employee of Saint Clare’s Hospital, has been subject to harassment and retaliation for filing a
claim against his employer, based on his negligent care in the emergency department. Id., Second
Cause of Action ¶ 1.
Even viewing the complaint liberally, it fails to establish a federal cause of action.
To plead any claim pursuant to Title VII, 42 U.S.C. § 1981, a plaintiff must establish that he is a
member of a protected class “based on race, color, religion, sex, or national origin.” McClaren v.
N.J StateDep’tofEduc., No. 14-3213 (FLW), 2015 WL 337481, at *5 (D.N.J. Jan. 26, 2015). If
a plaintiff fails demonstrate that he is a member of a protected class, his Title VII claim must fail.
Id. (dismissing Title VII claim because plaintiff failed to allege she was part of a protected class).
Here, the complaint does not address Plaintiffs race, religion, ethnicity, or any fact that would
establish he is a member of a Title VII protected class. As a result, the Title VII retaliation and
hostile work environment claims must be dismissed.
The FMLA affords eligible employees up to twelve weeks of unpaid, job-protected leave for
certain health conditions. Schummer v. Black Bear Distribution, LLC, 965 F. Supp. 2d 493, 49798 (D.N.J. 2013). There are two FMLA-based causes of action. Erdinan v. Nationwide Ins. Co.,
582 F.3d 500, 508 (3d Cir. 2009). To succeed on an FMLA interference claim pursuant to 29
U.S.C. § 2615(a)(1), “a plaintiff must establish that he or she was entitled to and denied some
benefit under the FMLA.” Id. To succeed on an FMLA retaliation claim pursuant to 29 U.S.C. §
26l5(a)(2), a plaintiff must demonstrate that: (1) he took FMLA leave, (2) suffered an adverse
employment action, and (3) the adverse action was casually related to the plaintiffs exercise of
his FMLA rights. Id. Here, the complaint fails to establish a cause of action for an FMLA
interference or retaliation claim. There are no facts establishing that Plaintiff was denied the right
to take FMLA leave, or that he was terminated or suffered an adverse employment action for taking
FMLA leave. Consequently, the FMLA claim must be dismissed.
Under the ADEA, it is “unlawful for an employer.. to discharge any individual or otherwise
discriminate against any individual with respect to compensation, terms, conditions, or privileges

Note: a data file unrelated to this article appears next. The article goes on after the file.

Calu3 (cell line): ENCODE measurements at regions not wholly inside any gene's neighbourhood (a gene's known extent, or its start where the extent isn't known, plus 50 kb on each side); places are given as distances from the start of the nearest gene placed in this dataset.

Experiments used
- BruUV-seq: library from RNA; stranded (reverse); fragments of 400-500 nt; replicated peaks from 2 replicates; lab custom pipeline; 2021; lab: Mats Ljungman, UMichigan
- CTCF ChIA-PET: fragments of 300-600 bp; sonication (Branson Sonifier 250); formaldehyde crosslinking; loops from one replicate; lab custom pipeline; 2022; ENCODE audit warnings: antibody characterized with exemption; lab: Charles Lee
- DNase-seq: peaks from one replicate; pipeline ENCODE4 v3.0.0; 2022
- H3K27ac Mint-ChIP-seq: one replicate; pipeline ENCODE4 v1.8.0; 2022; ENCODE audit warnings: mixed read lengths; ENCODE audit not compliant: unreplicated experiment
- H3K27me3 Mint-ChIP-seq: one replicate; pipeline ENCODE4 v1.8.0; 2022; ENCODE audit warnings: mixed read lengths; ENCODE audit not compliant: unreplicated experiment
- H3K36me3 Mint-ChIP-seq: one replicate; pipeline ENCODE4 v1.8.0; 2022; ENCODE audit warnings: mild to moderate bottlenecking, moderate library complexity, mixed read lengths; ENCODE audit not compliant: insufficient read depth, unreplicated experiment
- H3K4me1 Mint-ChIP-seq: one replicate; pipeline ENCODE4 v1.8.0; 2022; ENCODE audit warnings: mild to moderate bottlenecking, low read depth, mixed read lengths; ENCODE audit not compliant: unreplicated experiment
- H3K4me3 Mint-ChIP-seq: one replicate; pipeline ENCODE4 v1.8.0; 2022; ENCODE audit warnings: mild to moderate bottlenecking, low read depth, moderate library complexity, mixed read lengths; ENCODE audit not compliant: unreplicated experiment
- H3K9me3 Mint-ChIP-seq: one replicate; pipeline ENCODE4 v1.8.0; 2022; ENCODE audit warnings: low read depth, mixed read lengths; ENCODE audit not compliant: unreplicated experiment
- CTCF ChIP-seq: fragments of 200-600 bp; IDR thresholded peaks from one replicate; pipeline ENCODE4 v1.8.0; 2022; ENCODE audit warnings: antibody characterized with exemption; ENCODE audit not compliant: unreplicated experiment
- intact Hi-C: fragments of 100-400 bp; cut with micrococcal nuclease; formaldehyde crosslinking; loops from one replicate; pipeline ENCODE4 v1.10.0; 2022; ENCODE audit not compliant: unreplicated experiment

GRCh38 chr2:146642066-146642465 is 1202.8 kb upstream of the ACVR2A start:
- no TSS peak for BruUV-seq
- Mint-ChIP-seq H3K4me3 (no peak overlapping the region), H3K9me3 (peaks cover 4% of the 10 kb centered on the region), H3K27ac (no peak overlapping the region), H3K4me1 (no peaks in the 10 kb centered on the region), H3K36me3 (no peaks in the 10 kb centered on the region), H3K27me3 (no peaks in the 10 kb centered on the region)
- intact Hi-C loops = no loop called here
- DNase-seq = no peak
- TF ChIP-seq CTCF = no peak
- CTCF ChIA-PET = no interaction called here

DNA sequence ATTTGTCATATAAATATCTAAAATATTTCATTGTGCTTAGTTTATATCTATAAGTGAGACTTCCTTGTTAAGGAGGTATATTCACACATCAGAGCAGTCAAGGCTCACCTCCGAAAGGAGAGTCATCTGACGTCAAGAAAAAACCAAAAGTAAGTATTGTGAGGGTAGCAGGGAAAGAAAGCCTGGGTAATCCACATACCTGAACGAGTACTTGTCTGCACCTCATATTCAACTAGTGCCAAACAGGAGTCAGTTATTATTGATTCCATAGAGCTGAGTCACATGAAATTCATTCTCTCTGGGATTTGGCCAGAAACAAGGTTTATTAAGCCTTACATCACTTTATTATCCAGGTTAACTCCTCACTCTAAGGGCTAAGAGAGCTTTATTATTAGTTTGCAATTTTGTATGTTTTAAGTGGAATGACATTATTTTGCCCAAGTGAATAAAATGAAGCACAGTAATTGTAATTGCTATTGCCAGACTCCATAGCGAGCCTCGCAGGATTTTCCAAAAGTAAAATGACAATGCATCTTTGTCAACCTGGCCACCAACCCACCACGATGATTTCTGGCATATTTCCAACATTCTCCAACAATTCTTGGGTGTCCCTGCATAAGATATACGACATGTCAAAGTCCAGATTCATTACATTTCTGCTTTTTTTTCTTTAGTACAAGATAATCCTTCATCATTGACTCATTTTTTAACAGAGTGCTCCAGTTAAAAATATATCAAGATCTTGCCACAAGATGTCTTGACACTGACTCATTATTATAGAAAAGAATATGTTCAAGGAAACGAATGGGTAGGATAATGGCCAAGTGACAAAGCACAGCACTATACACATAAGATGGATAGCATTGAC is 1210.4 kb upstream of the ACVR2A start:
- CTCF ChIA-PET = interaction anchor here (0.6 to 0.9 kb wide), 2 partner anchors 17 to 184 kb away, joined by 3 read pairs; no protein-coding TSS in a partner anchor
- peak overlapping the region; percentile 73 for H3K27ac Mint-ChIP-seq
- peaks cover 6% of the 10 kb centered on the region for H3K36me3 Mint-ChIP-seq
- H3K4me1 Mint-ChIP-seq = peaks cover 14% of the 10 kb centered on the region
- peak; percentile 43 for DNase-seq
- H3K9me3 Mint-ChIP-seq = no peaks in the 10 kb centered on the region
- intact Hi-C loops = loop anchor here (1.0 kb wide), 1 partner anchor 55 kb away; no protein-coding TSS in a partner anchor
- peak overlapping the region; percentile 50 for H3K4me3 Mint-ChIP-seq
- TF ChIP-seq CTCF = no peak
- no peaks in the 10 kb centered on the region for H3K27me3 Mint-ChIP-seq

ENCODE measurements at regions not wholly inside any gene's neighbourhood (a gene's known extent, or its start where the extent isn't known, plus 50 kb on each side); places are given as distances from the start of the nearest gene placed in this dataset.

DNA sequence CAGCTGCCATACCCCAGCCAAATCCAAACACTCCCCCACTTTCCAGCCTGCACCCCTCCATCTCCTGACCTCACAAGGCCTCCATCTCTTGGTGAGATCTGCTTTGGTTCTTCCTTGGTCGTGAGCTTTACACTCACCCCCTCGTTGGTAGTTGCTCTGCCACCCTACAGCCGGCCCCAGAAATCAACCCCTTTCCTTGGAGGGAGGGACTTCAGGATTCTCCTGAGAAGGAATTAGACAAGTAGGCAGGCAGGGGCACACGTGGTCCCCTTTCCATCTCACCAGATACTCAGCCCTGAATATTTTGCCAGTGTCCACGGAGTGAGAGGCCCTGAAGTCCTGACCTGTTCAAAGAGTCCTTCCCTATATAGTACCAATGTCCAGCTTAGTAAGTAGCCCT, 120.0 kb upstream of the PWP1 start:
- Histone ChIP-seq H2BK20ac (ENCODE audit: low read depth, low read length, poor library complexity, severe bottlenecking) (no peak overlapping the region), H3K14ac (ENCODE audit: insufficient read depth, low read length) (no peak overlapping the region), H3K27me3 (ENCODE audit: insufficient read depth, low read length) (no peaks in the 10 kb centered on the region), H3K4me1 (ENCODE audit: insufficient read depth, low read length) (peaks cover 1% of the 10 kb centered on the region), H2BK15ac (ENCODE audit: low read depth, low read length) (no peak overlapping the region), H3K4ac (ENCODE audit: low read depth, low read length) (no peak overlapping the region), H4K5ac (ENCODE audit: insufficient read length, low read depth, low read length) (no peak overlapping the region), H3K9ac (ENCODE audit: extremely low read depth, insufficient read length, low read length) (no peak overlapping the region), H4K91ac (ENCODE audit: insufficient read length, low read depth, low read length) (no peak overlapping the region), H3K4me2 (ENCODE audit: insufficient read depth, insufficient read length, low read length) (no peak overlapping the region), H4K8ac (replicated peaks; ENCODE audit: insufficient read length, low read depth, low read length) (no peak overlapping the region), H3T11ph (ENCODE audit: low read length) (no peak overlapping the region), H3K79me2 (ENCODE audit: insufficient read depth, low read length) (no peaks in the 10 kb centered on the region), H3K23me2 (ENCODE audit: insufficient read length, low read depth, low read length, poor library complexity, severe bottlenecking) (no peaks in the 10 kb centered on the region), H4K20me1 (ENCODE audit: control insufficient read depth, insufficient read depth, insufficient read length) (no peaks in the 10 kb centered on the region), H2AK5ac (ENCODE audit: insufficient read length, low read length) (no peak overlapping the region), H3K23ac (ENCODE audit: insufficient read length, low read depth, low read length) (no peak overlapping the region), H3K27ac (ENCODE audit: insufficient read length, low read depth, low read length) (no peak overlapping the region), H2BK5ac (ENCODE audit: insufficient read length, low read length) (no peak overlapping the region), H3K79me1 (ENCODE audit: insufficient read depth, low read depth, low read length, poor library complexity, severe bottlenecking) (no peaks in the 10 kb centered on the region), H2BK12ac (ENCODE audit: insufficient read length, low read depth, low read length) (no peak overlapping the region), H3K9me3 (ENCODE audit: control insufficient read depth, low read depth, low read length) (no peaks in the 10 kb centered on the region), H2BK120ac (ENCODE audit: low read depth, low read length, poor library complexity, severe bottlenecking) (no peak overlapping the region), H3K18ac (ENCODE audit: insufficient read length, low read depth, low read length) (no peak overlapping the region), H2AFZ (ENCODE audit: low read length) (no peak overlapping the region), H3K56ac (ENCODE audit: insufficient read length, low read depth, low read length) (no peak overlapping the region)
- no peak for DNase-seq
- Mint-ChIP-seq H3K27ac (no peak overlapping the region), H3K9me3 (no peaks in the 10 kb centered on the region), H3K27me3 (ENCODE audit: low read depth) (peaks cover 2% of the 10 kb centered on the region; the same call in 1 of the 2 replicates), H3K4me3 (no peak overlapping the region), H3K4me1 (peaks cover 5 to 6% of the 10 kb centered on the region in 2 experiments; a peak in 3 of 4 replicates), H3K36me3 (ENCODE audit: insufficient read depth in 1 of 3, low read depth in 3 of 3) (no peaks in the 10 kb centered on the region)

of employment, because of such individual’s age.” 29 U.S.C. § 623(a). To adequately plead an
ADEA claim, a plaintiff must establish that (1) he was over forty years old; (2) was qualified for
the position; (3) suffered an adverse employment decision; and (4) was replaced by a sufficiently
younger person. Monaco v. Am. Gen. Assurance Co., 359 F.3d 296, 300 (3d Cir. 2004). In this
instance, the complaint fails to set forth any element of an ADEA claim. Specifically, the
complaint is devoid of any facts establishing that Plaintiff is over forty years old, has been
terminated or suffered an adverse employment decision, or was replaced by a younger employee.
Therefore, the ADEA claim must be dismissed.
The federal FCA, 31 U.S.C. § 3729, et a!, “is an anti-fraud statute that imposes liability against
any person who knowingly makes, uses, or causes to be made or used, a false record or statement
to get a false or fraudulent claim paid or approved by the government.” United States v. Kurlander,
24 F. Supp. 3d 417, 421 (D.N.J. 2014). To plead a FCA claim, a plaintiff must establish that (I)
the defendant presented or caused to be presented to an agent of the United States, a claim for
payment; (2) the claim was false or fraudulent; and (3) the defendant knew the claim was false or
fraudulent. Hutchins v. Wilentz, Goldman & Spitzer, 253 F.3d 176, 182 (3d Cir. 2001). The
complaint, however, fails to mention the existence of a false claim, or that ,a false claim was
submitted to any party, let alone to an agent of the United States. As a result, the federal FCA
claim must be dismissed.
Because the remaining claims for malpractice, negligent hiring, the New Jersey False Claims Act,